Sony Pictures Classics
Opens in NY on 12 December
Opens in LA on 25 December
The Palme d’Or is the greatest thing a filmmaker can hope for at Cannes. Winning it, however, does not necessarily mean that your film is going to do big business in mainstream America. Since the award was conceived in 1955, many stateside directors have received the honor, including Martin Scorsese, David Lynch, the Cohen brothers, Steven Soderberg, Gus Van Sant and Michael Moore. The last few years though, have gone to Belgium, the UK, Romania and France this year for “The Class.” In other words, not so much cross-over with the American crowd of late. I would like to say that I’m hopeful that “The Class” would be different, but really, anything with subtitles tends to get shoved to the dirty corners of art house cinemas.
Laurent Cantent’s film is a glimpse into a Parisian middle school on the precipice. The student body is beyond unruly. It’s the kind of disrespect for teachers and fellow classmates that makes “Dangerous Minds” look timid by comparison. François Bégaudeau penned the screenplay from his novel, “Entre les Murs” and he also plays the teacher in the film. The kids are a rowdy lot, and watching the way in which anyone can get through to them is rather incredible. 3000 young actors were screened to ultimately bring us the few characters we see in the film, each of whom has a fascinating back story, wholly different from that of his or her peers.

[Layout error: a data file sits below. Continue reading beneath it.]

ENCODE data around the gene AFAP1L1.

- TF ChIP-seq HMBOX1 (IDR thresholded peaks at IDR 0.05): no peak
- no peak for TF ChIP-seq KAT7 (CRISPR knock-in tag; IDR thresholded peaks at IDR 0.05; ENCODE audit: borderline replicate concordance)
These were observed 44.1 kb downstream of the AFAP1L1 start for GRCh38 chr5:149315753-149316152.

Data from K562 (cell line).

More than anything, “The Class” is a case study of the world’s youth on the brink of disaster. The documentary feel of Cantet’s handheld moves and super-tight close ups only accentuate the reality of the situation. Despite the fact that we are watching actors read a script, it may as well be seeing a reality show that no one would watch, because it is just too demoralizing. The film making, on the other hand, is just exquisite in its minimalism, and something we should all be watching as part of the global dialog on a culture that is changing faster that anyone is able to register.
As usual, this month’s selections come from all over the place. From high-brow books (okay, so they have illustrations) to DVDs wrapped in tiny sweaters, there is rarely an entertainment we don’t find joy in. For the moment though, this is the stuff that is awesome. At least to us.
On to the List..
In shops now
Apparently the Transformers franchise has a bigger cult following than middle-aged hipsters with Optimus Prime trucker hats and bookshelves lined with rare Decepticons. “The Art of IDW’s Transformers” unearths those few brave artists with guts enough to draw block-like two-legged transformed airplanes. Who would have guessed that a Hasbro toy line / children’s cartoon would serve as inspiration for someone’s highly detailed oil painting? While I may not be a diehard enough fan to really appreciate these works, I certainly admire any artist who will distract me from watching ‘Newport Harbor: Home For the Holidays.’ The book compiles the works of transformer fans such as MD Bright, Ed McGuiness, Alex Miline (who did some concept art for the film) as well as many other artists that probably have comic book cult followings that I don’t know of. While most of these works probably wont ever see the soft fluorescent spotlights of any museum in the near future, the rendering quality and composition of most of these works are worthy enough for any dorm room / 1st apartment.